Many couples who move in together don’t do it with marriage in mind, a small study of New York City residents suggest. Nearly all of the people interviewed who lived with a boyfriend or girlfriend said the major impetus was finances, convenience or housing needs.
“The common wisdom seems to be that people live together because they’re testing the water before marriage. But we didn’t have a single person in this study who said that was the reason they moved in together,” said Sharon Sassler, author of the study and assistant professor of sociology at Ohio State University.
“Couples may have discussed marriage, or thought about it, but that wasn’t the major reason for living together.”
Sassler’s study was published in a recent issue of the Journal of Marriage and Family.
For the study, Sassler conducted open-ended interviews with 25 New York City residents between the ages of 20 and 33 who lived with a boyfriend or girlfriend for at least three months. The sample included 19 women and six men, all of whom had at least some college experience. As an exploratory study, the sample size is small, but it offers an initial glimpse into the factors that lead people to move in together.
While there have been many large-scale, quantitative studies of couples who lived together, none of them focused on the reasons that prompted the decision to cohabit, Sassler said.
In one such study that Sassler and colleagues published last year, they found that only about 40 percent of cohabiting couples ended up marrying within four to seven years. But the data from that study, and others like it, don’t answer the question of what couples are thinking when they decide to live together.
This new study helps to begin answering that question.
“Some couples may eventually decide to marry, but that doesn’t happen until they’ve been together a while,” she said. “What we’re finding is that people don’t move in together thinking that they’re preparing for marriage.”
The cohabiters fell into three groups, based on how rapidly their relationship progressed. The largest group, which Sassler dubbed the “accelerated cohabiters,” said they went from the beginning of a romantic relationship to living together in less than six months. More than half (13) of the respondents fell into this group. For most of them, the main reasons for moving in were convenience and attraction.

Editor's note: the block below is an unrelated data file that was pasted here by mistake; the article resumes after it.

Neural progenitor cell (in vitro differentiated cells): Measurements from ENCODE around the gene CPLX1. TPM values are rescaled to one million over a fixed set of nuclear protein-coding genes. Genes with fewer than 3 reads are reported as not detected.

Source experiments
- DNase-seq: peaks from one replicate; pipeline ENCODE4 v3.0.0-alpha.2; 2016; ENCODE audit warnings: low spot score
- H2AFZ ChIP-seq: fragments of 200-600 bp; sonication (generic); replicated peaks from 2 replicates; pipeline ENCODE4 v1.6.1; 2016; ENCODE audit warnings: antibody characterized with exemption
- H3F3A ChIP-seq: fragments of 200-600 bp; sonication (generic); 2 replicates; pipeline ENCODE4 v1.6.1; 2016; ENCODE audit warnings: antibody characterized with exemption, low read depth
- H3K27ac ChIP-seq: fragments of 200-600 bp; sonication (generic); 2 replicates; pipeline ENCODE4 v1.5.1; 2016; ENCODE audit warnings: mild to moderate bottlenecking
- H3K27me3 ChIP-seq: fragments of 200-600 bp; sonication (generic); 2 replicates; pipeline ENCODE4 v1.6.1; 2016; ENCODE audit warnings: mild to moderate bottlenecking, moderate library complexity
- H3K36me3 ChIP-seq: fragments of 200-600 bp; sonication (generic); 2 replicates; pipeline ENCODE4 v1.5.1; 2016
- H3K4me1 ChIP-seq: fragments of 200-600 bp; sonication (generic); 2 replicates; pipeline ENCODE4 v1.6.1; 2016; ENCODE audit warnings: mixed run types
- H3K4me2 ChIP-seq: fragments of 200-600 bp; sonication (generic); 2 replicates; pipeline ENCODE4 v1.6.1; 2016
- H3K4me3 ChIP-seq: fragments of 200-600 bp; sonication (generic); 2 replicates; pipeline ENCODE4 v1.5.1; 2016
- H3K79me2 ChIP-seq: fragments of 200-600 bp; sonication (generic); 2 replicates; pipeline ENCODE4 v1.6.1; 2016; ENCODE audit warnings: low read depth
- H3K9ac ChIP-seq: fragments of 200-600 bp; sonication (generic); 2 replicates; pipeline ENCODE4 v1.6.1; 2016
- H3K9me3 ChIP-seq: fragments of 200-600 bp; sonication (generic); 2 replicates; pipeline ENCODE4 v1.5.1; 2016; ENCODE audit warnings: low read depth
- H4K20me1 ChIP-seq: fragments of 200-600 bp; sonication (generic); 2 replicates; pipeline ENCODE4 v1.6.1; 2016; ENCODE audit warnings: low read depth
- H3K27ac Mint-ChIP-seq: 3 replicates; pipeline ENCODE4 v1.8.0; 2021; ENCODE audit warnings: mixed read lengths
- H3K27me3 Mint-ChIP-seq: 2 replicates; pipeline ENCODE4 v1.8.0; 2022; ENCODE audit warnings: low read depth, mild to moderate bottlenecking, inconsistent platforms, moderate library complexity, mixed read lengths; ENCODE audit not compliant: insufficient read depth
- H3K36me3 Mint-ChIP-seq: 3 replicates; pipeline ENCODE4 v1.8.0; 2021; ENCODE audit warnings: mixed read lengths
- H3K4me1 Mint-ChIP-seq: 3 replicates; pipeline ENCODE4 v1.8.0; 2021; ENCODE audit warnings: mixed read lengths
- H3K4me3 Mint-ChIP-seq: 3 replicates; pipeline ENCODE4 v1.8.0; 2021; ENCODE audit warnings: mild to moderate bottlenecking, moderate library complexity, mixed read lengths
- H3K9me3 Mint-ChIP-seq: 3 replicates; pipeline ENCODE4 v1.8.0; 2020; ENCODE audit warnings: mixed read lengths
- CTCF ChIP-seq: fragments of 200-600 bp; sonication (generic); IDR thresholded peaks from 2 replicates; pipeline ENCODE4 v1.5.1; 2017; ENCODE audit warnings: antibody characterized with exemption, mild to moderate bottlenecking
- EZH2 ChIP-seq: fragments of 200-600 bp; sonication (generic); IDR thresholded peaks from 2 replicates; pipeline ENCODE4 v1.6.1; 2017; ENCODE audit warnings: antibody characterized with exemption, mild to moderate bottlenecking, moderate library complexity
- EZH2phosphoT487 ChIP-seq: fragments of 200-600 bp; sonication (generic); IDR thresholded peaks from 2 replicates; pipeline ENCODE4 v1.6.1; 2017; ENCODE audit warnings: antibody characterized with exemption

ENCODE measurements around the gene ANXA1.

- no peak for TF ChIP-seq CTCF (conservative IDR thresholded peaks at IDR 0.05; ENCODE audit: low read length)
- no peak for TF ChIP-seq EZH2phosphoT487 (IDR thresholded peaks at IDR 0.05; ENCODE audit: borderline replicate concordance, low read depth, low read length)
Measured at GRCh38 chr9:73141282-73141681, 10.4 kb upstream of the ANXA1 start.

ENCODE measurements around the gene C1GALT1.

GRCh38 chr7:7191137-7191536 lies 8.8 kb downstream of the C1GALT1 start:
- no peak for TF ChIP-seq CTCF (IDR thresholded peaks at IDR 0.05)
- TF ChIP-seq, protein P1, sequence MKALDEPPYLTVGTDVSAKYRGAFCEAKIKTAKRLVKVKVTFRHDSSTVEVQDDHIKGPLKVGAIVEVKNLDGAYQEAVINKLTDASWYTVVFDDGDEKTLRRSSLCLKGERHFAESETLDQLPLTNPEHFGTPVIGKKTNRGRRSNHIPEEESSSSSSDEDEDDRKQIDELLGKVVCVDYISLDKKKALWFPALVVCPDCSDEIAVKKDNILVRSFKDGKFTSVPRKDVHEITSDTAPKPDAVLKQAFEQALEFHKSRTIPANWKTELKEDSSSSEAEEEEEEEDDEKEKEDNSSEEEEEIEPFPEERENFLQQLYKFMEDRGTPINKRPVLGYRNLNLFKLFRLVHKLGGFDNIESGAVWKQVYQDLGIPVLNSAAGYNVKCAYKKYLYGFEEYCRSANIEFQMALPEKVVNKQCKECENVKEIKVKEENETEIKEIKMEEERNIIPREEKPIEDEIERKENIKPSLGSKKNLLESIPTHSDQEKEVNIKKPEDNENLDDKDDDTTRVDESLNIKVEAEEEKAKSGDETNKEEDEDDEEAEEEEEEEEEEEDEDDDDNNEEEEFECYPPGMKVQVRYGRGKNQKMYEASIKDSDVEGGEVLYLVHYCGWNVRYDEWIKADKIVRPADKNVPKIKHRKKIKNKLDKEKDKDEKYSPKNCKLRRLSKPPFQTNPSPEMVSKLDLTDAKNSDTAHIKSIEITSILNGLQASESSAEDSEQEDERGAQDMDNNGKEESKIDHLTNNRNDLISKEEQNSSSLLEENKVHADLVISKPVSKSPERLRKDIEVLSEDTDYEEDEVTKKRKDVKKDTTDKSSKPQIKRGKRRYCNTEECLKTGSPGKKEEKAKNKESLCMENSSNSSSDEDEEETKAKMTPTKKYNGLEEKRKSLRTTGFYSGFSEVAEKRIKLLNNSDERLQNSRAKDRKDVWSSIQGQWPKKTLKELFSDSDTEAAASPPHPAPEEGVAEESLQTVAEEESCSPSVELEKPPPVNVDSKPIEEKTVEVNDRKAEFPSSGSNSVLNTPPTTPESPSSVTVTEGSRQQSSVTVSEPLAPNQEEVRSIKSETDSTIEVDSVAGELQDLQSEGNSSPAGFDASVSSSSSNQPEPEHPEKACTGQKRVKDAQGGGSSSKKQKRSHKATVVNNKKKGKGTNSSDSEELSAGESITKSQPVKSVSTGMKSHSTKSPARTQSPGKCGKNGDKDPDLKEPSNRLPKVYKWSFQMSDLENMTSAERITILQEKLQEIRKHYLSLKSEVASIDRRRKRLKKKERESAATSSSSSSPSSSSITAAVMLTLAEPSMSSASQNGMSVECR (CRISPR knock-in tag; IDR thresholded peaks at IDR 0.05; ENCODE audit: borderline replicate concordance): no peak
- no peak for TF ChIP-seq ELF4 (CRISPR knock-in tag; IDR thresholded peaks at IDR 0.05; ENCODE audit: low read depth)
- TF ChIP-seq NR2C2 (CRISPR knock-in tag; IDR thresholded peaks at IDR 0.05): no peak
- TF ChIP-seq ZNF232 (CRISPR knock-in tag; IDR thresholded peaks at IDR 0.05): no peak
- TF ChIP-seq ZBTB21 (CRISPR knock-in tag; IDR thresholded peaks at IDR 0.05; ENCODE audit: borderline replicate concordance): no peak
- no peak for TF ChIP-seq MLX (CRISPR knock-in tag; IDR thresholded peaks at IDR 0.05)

A second group, the “tentative cohabiters,” were involved with their partners for a longer period – seven months to a year. None of the five people in this group had lived with a romantic partner before, and expressed at least some reservations about moving in together. Most of them said they moved in because of some outside forces, such as one of their previous roommates moving out, or difficulty affording housing.
The last group, the “purposeful delayers,” took more than a year to decide to move in together. The seven people in this group tended to cite convenience as the main reason for cohabiting.
“They could have moved in together earlier, but for whatever reason, they weren’t comfortable,” Sassler said. “They waited until they felt the time was right.”
But all three groups were the same in not mentioning marriage as the prime reason for living together.
“We didn’t interview couples, so we only heard one side of the story,” she said. “But it was clear that if marriage was brought up, it wasn’t the main consideration.”
Sassler is continuing the study in Columbus. But here she is interviewing couples, so she hears both side of the story. Early results suggest that the findings in New York are not unique, Sassler said. Couples in Columbus are no more likely to mention marriage as the top reason for cohabiting.
The interviews in Columbus also suggest that, as her previous work showed, there is a lot of disagreement among couples about the status of their relationship, and whether they have plans to get married.
Overall, Sassler said the results of her studies suggest there needs to be new thinking about why couples decide to live together.
“Couples tend to move in together relatively quickly, and it doesn’t seem they’ve talked a lot about it beforehand,” she said. “A lot of the decision has to do with living situations and not necessarily plans for the future.”